SM Tulips near Event Lawn

The sun’s rays act as a messaging system for plants. All summer long, the sun’s light tells tiny structures inside of green plant cells to create sugars that the plant will use as food. Those sugars are stored in a root or bulb under the soil, where it can be used even when the plant is done making food just as animals fatten up before hibernation. As the days get shorter, the sun’s message to make food is cut off, and the plant begins to rest, pulling its food from roots beneath the soil.

During the fall, some plants are getting their buds ready to burst the next spring. Cells whose only job is to help the plant to grow line up at the tips of the branches and bulbs of plants like tulips and peonies, where they wait for springtime to pop into action. Without these cells, these plants’ growth may be stunted, making short, misshapen plants, or worse—no plants at all.

tulip bulbs DSC_2197

If the soil is stepped on or crushed too tight around the bulbs, they won’t be able to get the water they need to make new cells, or the space to grow new roots to hold them in place in spring rainstorms.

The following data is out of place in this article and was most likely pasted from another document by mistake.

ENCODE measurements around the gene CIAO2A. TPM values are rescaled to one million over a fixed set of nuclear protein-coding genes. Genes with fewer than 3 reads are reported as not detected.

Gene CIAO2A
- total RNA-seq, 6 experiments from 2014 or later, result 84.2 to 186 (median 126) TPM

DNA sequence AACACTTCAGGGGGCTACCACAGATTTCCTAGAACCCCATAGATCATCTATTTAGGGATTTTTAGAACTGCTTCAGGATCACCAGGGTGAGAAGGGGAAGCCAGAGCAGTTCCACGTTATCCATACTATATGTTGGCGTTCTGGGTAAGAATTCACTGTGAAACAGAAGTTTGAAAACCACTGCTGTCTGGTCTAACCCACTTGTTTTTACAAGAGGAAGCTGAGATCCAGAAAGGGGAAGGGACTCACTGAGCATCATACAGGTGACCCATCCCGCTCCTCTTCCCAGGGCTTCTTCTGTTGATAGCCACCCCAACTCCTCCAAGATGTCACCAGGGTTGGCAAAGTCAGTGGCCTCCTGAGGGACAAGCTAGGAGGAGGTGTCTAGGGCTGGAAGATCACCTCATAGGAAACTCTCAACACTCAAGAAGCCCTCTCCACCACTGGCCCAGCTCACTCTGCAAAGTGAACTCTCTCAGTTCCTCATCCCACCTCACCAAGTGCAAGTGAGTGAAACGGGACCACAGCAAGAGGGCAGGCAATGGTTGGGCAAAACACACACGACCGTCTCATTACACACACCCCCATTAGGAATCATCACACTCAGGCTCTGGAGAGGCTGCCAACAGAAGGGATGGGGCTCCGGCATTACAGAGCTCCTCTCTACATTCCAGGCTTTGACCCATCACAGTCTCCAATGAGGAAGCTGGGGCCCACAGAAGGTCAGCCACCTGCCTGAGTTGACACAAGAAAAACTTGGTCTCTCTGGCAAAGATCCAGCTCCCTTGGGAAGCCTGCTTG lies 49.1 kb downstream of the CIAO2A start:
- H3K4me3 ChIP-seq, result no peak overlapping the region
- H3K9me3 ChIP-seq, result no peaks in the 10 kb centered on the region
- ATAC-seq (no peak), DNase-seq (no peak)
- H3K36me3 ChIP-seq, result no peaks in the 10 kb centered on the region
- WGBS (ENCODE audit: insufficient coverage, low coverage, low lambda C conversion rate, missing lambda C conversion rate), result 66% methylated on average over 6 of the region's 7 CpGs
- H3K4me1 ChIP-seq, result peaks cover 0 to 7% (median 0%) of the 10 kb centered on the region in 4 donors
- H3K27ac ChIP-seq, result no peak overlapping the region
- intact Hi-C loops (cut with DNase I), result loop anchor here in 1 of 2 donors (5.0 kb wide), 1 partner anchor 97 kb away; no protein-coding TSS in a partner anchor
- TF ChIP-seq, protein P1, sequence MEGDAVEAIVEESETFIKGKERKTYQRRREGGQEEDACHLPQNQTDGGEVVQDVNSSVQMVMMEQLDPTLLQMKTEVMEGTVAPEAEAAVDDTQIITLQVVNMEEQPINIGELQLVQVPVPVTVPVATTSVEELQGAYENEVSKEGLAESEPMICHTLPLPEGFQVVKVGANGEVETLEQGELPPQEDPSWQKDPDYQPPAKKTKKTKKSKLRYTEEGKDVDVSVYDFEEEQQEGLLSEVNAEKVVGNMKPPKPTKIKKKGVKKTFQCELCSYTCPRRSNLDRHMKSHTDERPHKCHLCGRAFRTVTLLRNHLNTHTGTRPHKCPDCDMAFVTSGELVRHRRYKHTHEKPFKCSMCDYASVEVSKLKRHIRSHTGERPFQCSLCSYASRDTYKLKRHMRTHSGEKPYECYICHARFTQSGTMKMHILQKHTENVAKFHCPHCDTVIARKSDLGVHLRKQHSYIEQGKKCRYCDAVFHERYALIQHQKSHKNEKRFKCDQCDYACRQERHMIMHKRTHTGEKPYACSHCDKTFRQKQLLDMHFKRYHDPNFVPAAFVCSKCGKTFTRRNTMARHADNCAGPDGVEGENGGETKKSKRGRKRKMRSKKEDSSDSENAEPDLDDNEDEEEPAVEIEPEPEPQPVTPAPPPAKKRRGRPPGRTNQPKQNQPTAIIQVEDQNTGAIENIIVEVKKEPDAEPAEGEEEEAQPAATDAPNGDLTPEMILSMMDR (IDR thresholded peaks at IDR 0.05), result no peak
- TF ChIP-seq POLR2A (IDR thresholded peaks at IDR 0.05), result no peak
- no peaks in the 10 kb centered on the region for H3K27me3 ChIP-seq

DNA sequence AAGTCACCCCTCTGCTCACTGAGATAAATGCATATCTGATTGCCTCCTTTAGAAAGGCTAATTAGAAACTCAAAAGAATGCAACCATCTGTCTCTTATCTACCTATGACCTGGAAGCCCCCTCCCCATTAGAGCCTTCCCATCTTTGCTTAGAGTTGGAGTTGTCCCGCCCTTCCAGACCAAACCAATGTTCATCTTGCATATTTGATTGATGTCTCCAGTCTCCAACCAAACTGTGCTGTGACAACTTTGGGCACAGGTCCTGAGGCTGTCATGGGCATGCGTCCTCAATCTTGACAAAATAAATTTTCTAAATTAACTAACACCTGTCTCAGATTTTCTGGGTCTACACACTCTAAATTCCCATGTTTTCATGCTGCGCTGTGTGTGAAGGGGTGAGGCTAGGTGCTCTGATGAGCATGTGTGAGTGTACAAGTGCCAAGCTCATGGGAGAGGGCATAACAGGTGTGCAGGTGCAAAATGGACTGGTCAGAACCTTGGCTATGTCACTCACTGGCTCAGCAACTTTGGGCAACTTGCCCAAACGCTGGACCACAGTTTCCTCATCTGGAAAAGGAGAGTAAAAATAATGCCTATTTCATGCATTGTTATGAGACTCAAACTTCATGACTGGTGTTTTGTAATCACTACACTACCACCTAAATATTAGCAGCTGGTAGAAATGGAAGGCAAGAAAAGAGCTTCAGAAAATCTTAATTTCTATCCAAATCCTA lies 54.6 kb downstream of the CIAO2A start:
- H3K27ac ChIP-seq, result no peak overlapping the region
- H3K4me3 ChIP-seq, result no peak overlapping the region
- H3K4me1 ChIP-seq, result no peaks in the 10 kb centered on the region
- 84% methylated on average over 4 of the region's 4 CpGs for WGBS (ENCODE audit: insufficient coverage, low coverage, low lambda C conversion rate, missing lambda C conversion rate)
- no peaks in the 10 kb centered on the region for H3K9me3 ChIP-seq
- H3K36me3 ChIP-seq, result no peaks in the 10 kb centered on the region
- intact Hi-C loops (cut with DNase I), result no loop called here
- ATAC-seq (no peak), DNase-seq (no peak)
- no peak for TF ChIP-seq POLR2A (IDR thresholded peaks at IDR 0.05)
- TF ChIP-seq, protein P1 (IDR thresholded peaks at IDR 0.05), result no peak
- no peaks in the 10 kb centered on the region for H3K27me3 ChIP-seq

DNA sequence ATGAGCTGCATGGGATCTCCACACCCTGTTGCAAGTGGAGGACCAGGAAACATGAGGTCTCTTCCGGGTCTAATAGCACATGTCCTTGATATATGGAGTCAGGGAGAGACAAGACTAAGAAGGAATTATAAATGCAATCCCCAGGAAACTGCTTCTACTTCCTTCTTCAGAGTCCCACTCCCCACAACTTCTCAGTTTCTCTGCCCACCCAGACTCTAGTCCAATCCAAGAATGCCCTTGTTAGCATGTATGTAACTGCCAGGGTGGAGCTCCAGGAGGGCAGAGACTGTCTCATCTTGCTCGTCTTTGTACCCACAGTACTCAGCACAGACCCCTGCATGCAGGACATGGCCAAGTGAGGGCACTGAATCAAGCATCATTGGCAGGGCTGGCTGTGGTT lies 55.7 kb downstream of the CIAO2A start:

Dan planting tulips

These big patches of soil in the gardens aren’t places where we’ve forgotten to plant. They are the place where all the action is happening! The tiny buds of peonies and food-filled bulbs of tulips are working hard to get ready to put on their spring show.

Keep your eyes out for places where the soil is bare, and help these plants survive the winter by staying on pathways or grassy areas. We can’t wait to see you—and our 35000 tulips!—this spring!

– Jo Gammans, volunteer and guest services coordinator

What’s in Bloom This Week

Thursday, September 3rd, 2015

Norweb Entrance Garden:
Chamaepericlymenum canadense — Bunchberry
Cuphea micropetala – Bat-faced Cuphea (In Containers)
Fuchsia ‘Autumnale’ – (In Containers)
Hemerocallis – Daylily
Hydrangea paniculata ‘Limelight’ – Panicle Hydrangea
Zantedeschia ‘Edge of Night’ – Calla Lily (In Containers)

Entrance Walk:
Agastache ‘Blue Fortune’
Fuchsia ‘Swanley Yellow’
Canna ‘Bengal Tiger’
Hydrangea ‘Limelight’
Cestrum ‘Orange Peel’

Great Lawn Gardens:
Echinaceas
Buddleia davidii ‘Attraction’
Grasses are looking beautiful, seed heads are out! Those include Calamagrostis x acutiflora ‘Stricta,’ Miscanthus sinensis ssp. purpurascens, Schizachyrium scoparium ‘The Blues,’ Panicum varigatum ‘Prairie Sky’
Eupatorium purpurem ssp. maculatum ‘Gateway’
Rudbeckia maxima
Vitex
Hibiscus ‘Midnight Marvel’
Japanese Anemone
Ammi visnaga ‘Green Mist’

Lerner Garden and Forest Pond:
Saggitaria latifolia–Common Arrowhead
Eupatorium maculatum–Joe Pye Weed
Rudbeckia ‘Goldstrum’–Black-eyed Susan
Phlox paniculata ‘David’–Garden Phlox
Gentiana ‘True Blue’–Gentian